In a new movie called “Victoria,” director Sebastian Schipper and cast present a one-take, 138-minute travesty of cinema trying to pass as an artistic achievement.
“Victoria” made me sick to my stomach. It’s exceedingly rare that one can use this expression correctly for both its meanings. For public safety, the back of the cinema seats where this long… long… long… movie is shown must be equipped with a pouch, just like commercial aircraft seats, with emesis bags. The movie was shot without any stabilized cameras, and the shaking images made me queasy to the point where periodically I had to cover my eyes. For full transparency, what I did occasionally see was through the slits between my fingers (regrettably, the full-blast-volume sound came through exceedingly clear).
The plot is a Home Depot-conceived impossible sequence of improbabilities that abortively combine a Spanish musical idiot savant, four dim-witted Berliners and an overflowing Spree-like river of low self-esteem. It’s something a high school cinema class teacher would condescendingly relegate to a participation ribbon. Why an apparently well-organized and cunningly ruthless criminal master mind would trust the Berlin version of the “Three Stooges” accompanied by a reluctant Little Red Ridding Hood to rob a bank is beyond comprehension. And then — undoubtedly as kudos to the feminist empowerment movement — “Little Red” becomes the Big Bad Wolf. Better yet, when the free-flowing script gets too complex, somebody conveniently dies.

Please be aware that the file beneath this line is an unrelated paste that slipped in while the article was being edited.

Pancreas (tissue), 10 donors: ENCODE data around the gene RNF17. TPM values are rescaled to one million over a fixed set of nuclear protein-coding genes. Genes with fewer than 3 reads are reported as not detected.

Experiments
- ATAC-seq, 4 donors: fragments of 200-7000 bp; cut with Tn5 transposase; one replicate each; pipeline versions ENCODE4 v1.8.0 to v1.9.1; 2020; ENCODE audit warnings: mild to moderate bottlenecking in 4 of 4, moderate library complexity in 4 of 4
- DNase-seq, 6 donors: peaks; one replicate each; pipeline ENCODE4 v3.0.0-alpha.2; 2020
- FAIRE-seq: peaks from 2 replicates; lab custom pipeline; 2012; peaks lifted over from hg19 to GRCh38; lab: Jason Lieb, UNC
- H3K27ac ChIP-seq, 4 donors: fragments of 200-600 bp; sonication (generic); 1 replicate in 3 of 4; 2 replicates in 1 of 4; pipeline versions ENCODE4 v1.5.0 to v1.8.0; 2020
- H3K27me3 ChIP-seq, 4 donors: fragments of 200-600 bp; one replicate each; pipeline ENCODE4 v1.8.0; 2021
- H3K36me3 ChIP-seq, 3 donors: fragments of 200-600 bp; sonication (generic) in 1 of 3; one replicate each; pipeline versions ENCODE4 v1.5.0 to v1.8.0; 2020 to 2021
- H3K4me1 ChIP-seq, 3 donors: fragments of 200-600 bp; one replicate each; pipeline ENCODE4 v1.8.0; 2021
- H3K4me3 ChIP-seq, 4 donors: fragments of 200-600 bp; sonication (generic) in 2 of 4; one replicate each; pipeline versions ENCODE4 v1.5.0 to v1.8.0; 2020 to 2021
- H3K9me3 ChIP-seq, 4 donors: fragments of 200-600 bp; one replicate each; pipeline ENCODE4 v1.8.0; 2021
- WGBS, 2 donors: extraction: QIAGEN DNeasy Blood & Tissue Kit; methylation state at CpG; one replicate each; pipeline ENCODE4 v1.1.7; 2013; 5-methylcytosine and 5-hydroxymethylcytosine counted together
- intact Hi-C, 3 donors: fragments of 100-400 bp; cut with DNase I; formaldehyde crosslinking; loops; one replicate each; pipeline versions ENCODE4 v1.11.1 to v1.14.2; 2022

To recover (literally) I stayed for the Q&A following the preview. The director kept praising the young main actor for her “talent,” which reinforced my impression that he should review his career options.
And for those who may ask why I didn’t leave the theater before this DIY production ended — it’s because my wife had the car keys.
—Ekphrasis Rex, Culture Spot LA